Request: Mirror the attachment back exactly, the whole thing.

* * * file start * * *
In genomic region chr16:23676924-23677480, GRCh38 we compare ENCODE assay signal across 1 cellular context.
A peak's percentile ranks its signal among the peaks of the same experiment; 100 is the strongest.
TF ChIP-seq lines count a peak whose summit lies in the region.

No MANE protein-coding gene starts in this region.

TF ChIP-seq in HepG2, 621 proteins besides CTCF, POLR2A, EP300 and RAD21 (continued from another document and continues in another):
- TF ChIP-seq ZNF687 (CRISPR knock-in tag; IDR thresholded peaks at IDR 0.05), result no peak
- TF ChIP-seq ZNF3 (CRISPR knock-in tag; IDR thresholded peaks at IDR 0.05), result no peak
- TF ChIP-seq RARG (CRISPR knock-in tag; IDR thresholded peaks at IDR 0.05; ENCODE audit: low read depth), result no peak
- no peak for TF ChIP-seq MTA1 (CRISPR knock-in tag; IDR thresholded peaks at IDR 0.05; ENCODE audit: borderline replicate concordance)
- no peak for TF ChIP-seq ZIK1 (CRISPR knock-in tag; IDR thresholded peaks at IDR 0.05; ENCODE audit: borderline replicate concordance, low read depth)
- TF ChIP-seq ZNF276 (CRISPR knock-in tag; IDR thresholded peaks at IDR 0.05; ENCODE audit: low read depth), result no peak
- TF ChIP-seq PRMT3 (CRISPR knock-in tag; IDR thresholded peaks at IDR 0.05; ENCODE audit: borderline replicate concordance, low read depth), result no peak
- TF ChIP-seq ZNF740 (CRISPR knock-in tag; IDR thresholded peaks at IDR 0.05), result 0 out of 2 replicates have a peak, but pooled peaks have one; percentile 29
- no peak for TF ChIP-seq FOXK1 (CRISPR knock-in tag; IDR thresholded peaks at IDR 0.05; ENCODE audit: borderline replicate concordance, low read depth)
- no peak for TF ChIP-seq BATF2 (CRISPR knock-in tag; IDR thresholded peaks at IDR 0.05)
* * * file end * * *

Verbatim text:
In genomic region chr16:23676924-23677480, GRCh38 we compare ENCODE assay signal across 1 cellular context.
A peak's percentile ranks its signal among the peaks of the same experiment; 100 is the strongest.
TF ChIP-seq lines count a peak whose summit lies in the region.

No MANE protein-coding gene starts in this region.

TF ChIP-seq in HepG2, 621 proteins besides CTCF, POLR2A, EP300 and RAD21 (continued from another document and continues in another):
- TF ChIP-seq ZNF687 (CRISPR knock-in tag; IDR thresholded peaks at IDR 0.05), result no peak
- TF ChIP-seq ZNF3 (CRISPR knock-in tag; IDR thresholded peaks at IDR 0.05), result no peak
- TF ChIP-seq RARG (CRISPR knock-in tag; IDR thresholded peaks at IDR 0.05; ENCODE audit: low read depth), result no peak
- no peak for TF ChIP-seq MTA1 (CRISPR knock-in tag; IDR thresholded peaks at IDR 0.05; ENCODE audit: borderline replicate concordance)
- no peak for TF ChIP-seq ZIK1 (CRISPR knock-in tag; IDR thresholded peaks at IDR 0.05; ENCODE audit: borderline replicate concordance, low read depth)
- TF ChIP-seq ZNF276 (CRISPR knock-in tag; IDR thresholded peaks at IDR 0.05; ENCODE audit: low read depth), result no peak
- TF ChIP-seq PRMT3 (CRISPR knock-in tag; IDR thresholded peaks at IDR 0.05; ENCODE audit: borderline replicate concordance, low read depth), result no peak
- TF ChIP-seq ZNF740 (CRISPR knock-in tag; IDR thresholded peaks at IDR 0.05), result 0 out of 2 replicates have a peak, but pooled peaks have one; percentile 29
- no peak for TF ChIP-seq FOXK1 (CRISPR knock-in tag; IDR thresholded peaks at IDR 0.05; ENCODE audit: borderline replicate concordance, low read depth)
- no peak for TF ChIP-seq BATF2 (CRISPR knock-in tag; IDR thresholded peaks at IDR 0.05)